Let me tell you about my co-author, a former patient of mine. She came to see me when she was a senior in college. She had lost 140 pounds in the prior two years through “simple diet and exercise.” When I learned her story, of her challenges as an obese child, as a biracial girl in a small, overwhelmingly white Midwest town, of her determination to succeed at a major Ivy League university (where she went on to graduate Phi Beta Kappa), I was overwhelmed. When she told me she was thinking of writing a book about her weight loss experience to motivate other people, I explained that I, too, was thinking of writing a book. I asked her if, after she graduated and was no longer my patient, she wanted to write a book together. And the rest is history.

How have you used your success to bring goodness to the world?

I think I truly had success with my patients with regard to appreciating what their bodies have done for them and to try to take care of their bodies in physically and emotionally healthy ways; while, at the same time, letting go of shame. I hope that my book and my continued writings will reach other people in the same way.

What are your “5 Leadership Lessons I Learned From My Experience” and why. (Please share a story or example for each.)

I’m not a leader. But I’ll share with you some lessons learned:

1.Telling patients they “need to lose weight” is usually useless and often shaming. People have brains, and they have mirrors. Instead, discuss the benefits of healthy eating, moving, and stress management as a way to enhance their lives and to treat their specific diseases and conditions.

2.You don’t necessarily have to love your body — but at least show it some respect. It got you out of bed today.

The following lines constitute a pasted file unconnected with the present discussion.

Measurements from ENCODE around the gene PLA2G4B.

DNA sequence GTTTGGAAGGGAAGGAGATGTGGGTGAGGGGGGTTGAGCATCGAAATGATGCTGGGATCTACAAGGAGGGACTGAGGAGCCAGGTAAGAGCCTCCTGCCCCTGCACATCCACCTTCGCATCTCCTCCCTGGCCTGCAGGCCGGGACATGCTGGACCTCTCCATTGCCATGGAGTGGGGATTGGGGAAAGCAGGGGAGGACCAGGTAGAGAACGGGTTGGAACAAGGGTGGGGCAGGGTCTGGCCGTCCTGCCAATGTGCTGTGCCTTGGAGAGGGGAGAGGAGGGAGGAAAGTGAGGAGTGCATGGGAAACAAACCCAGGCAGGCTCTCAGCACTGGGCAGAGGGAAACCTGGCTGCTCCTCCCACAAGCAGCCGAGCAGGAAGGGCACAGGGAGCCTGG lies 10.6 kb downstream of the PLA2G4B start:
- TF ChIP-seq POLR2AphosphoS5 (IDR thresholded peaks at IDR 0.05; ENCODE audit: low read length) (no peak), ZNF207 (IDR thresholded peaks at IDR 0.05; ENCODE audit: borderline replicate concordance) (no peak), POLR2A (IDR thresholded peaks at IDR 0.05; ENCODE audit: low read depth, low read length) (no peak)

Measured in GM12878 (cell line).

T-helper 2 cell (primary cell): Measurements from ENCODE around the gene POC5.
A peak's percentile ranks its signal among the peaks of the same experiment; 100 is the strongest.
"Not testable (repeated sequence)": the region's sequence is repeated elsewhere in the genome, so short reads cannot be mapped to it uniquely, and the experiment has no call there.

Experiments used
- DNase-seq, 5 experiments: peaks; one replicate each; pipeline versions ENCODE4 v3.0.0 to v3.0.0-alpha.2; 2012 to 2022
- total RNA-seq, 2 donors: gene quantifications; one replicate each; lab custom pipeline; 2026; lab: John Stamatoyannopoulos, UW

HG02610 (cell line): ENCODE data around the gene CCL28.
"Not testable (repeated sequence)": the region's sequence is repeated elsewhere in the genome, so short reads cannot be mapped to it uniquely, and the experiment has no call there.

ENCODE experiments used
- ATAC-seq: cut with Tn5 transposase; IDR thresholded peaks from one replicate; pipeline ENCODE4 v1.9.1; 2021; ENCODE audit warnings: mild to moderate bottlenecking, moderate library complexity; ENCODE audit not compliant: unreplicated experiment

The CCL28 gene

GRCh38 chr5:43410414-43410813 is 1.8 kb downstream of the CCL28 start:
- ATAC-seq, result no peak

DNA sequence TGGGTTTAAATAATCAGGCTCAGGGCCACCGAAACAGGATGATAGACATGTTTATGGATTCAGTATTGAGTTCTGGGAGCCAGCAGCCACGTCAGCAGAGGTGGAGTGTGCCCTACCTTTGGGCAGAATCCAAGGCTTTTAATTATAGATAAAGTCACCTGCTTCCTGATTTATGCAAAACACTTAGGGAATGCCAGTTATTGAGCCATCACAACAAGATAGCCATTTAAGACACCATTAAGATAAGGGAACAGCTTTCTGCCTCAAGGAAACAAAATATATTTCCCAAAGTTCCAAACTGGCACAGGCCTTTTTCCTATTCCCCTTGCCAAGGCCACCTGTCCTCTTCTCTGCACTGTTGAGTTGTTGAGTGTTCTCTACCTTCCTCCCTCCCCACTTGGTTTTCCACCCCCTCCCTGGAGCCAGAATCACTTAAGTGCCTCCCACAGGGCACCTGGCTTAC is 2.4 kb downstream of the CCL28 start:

3.You can’t singlehandedly change our narrow-minded, body-shaming culture. But you can certainly stop body shaming yourself and others. No one’s weight is a measure of their worth.

4.You have a right to take care of yourself and to advocate for yourself — even more than other people in your household have a “right” to have cookies in the house.

5. When someone says something to you or about you, they’re saying something only about themselves. You can CHOOSE how you want to respond. If I’d learned this lesson sooner, I would have been better able to stand up to bullying men.

You are a person of great influence. If you could inspire a movement that would bring the most amount of good to the most amount of people, what would that be? You never know what your idea can trigger.

My movement would be to combine an effort to support people’s eating healthy, non-processed foods, while also supporting body-neutrality with regard to judgment and stigma.

Can you please give us your favorite “Life Lesson Quote”? Can you share how that was relevant to you in your life?

“You will never lose weight by hating yourself.”

Some of the biggest names in Health, Business, VC funding, Sports, and Entertainment read this column. Is there a person in the world, or in the US with whom you would love to have a private breakfast or lunch with, and why? He or she might just see this if we tag them

Michelle Obama (how can I resist? She embodies intelligence, compassion, wisdom, bravery, and a sense of humor)

How can our readers reach you on social media?

https://drjaniceasher.com/

@drjaniceasher (Twitter)

Janice Asher, MD (Facebook)